This all made me late running my errands, and I forgot to eat any lunch.  I deposited a check at the uptown TCF and then, feeling very woogly, ducked into Lund's for some kind of sustenance.  They used to have a really nice tuna salad sandwich, but I came away (studiously ignoring the sushi, which seemed too complicated to manage) with a hummus and vegetable wrap.  The vegetables were fresh and they had put fresh cilantro in it, but they seem to think hummus is a condiment like mustard, to be applied with care, rather than the entire protein source of the sandwich.  However, it did the trick, so I took a bus over to the Whittier Clinic and finally completed a three-day saga during which I ran out of my diuretic while my doctor didn't get to the refill request and then denied it without having anybody tell me why, or even that, she had.  The kindly pharmacist had to wrangle this information out of the clinic on Wednesday, and give me a week's worth to tide me over.  Then I had to make an appointment with a different doctor, because mine wasn't available until May 2 and, despite having noted that I needed lab work before she would refill the prescription, she hadn't actually issued an order for it, so I had to see an actual practitioner to get the order for the lab work.  The other doctor, whom I saw yesterday, was puzzled, because while he said it was useful to do lab work occasionally, it wasn't mandatory to refill the prescription.  They would usually refill the prescription and send me an email or a letter telling me to make an appointment.  I will say for them that the lab work was in my email inbox within six hours, and it all looks fine.  In any case, today, Friday, the pharmacy gave me the proper month's worth of my medication, this providing me with a nice five-day cushion in case of weirdness next month.  I had planned to walk home, but the lettuce wrap was expiring and I was grumpy and also for some reason uneasy.

I came home via the alley and the back yard, so as to admire the snowdrops and see if the crocuses were more than half an inch high.  I cannot report on this issue, because as I came up the path I saw a black object on the woodpile that I took for a crow.  Then I saw that it was a cat.  Then I saw that it was OUR cat.  I assumed it was Ninja, since he has the reputation for boldness.  I called him, grabbed him rudely by the scruff and tail when he came within reach, and hauled him inside, where he was discovered to be his sister, Nuit, instead.  She has white markings on her chest and underside, but the two of them don't look very different at a distance and through an adrenaline rush.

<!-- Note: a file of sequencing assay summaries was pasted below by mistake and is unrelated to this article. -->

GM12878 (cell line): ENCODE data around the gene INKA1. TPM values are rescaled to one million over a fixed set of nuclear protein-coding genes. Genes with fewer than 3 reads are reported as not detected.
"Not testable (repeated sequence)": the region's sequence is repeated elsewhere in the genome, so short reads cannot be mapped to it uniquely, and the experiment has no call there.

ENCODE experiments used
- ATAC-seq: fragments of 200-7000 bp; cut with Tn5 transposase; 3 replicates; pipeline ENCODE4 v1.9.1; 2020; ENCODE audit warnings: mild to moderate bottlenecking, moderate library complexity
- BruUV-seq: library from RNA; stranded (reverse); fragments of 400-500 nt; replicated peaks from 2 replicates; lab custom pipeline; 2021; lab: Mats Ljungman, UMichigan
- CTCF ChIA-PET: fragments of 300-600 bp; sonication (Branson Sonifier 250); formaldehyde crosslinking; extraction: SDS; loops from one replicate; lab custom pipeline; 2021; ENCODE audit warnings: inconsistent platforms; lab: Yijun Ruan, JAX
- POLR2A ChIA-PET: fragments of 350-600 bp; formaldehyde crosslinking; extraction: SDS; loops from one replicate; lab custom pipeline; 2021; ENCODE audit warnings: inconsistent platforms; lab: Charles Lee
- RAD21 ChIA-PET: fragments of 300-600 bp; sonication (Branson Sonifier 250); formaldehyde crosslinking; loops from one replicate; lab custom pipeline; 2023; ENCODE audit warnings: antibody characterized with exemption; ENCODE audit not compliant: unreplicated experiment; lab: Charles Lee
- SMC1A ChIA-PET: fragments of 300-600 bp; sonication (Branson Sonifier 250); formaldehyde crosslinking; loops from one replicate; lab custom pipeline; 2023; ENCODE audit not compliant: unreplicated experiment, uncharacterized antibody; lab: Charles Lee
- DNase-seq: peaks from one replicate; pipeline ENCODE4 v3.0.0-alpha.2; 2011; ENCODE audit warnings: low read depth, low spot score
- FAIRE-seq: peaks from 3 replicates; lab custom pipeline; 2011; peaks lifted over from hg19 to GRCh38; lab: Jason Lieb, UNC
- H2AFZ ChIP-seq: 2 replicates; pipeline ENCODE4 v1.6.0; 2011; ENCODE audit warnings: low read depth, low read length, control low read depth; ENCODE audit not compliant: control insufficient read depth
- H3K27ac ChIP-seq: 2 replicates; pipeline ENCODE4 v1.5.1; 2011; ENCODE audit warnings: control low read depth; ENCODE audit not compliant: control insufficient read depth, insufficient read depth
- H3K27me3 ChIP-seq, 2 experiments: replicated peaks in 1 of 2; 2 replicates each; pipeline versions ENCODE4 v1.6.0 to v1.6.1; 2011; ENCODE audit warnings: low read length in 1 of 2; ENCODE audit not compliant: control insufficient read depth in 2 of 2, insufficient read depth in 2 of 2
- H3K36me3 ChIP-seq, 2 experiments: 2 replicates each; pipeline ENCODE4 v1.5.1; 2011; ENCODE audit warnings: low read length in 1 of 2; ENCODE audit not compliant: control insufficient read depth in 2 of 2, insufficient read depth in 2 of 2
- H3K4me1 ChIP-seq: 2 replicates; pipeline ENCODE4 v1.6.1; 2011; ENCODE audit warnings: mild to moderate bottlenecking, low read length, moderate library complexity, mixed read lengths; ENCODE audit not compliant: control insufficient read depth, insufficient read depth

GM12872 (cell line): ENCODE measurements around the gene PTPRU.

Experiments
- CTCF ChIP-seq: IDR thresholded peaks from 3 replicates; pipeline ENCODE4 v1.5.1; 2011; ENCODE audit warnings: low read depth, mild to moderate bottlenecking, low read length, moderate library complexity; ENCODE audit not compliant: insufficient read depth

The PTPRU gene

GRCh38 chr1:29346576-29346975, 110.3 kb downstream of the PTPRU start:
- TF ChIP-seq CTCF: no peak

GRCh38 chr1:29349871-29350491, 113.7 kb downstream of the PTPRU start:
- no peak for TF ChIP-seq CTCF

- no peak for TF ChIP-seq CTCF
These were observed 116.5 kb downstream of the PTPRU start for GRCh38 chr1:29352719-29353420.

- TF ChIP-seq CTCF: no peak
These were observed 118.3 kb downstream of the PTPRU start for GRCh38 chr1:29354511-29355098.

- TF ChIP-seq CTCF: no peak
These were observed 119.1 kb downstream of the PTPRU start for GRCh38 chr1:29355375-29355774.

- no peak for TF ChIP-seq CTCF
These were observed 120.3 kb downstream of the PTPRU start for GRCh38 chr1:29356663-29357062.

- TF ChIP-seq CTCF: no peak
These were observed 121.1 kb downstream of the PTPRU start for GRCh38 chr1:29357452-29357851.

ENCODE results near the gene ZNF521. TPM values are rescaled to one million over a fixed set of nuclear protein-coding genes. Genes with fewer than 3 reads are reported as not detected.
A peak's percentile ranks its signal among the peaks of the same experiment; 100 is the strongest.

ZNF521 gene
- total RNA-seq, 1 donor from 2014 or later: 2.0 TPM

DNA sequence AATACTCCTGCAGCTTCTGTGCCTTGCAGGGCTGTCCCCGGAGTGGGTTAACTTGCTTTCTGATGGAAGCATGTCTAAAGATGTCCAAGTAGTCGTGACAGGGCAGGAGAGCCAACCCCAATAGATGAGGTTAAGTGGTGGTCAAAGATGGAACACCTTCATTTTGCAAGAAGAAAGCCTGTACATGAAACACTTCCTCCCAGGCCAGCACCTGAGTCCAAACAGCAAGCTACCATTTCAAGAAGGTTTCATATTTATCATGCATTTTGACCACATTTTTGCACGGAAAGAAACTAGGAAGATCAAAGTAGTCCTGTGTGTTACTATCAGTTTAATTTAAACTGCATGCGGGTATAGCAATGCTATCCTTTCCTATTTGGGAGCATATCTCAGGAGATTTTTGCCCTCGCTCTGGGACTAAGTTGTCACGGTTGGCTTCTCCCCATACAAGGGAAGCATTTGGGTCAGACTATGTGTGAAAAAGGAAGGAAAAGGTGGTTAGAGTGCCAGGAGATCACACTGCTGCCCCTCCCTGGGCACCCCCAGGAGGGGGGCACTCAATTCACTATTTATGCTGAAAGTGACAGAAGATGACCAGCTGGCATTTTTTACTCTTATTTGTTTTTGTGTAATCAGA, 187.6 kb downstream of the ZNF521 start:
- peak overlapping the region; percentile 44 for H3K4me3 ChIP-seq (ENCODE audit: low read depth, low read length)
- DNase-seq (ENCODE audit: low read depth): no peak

Arwen and Naomi came up to see me while I was making amends to Nuit, but there was no Ninja.  I checked in with David, checked all the open windows, grabbed a can of wet food, and ran back outside, where I discovered Ninja sniffing around under Lydy's bedroom window.  I lured him within reach with the food, grabbed him rudely, dumped him inside, and checked all the windows again.  No loose screens, no holes, all secure.  I went to see if Lydy, who is out for the day, had opened any windows in her bedroom, and was just in time to stop Ninja from going out the broken accordion of the window air conditioner, which was flapping in the breeze.  It was not, when I came to examine it later, squirrel-chewed.  I suspect feline intervention, possibly of long duration.

I shut him in the media room and his co-conspirator in the staircase, stole duct tape from David, who was in the middle of a complex software process that could not be left; and taped up the opening from both the inside and the outside.  Then I removed various objects that ordinarily hang over Lydy's bedroom door, shut it with a resounding bang, and put a large sign on it forbidding the presence of cats.

If alcohol didn't interact badly with my meds, I would have a very large drink right about now.  We live on a busy street, and while Ninja, who has escaped before, is chipped, Nuit, Miss Innocence as she used to be, is not.  They are young cats and we are exceedingly fond of them.  Little wretches.



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October 2017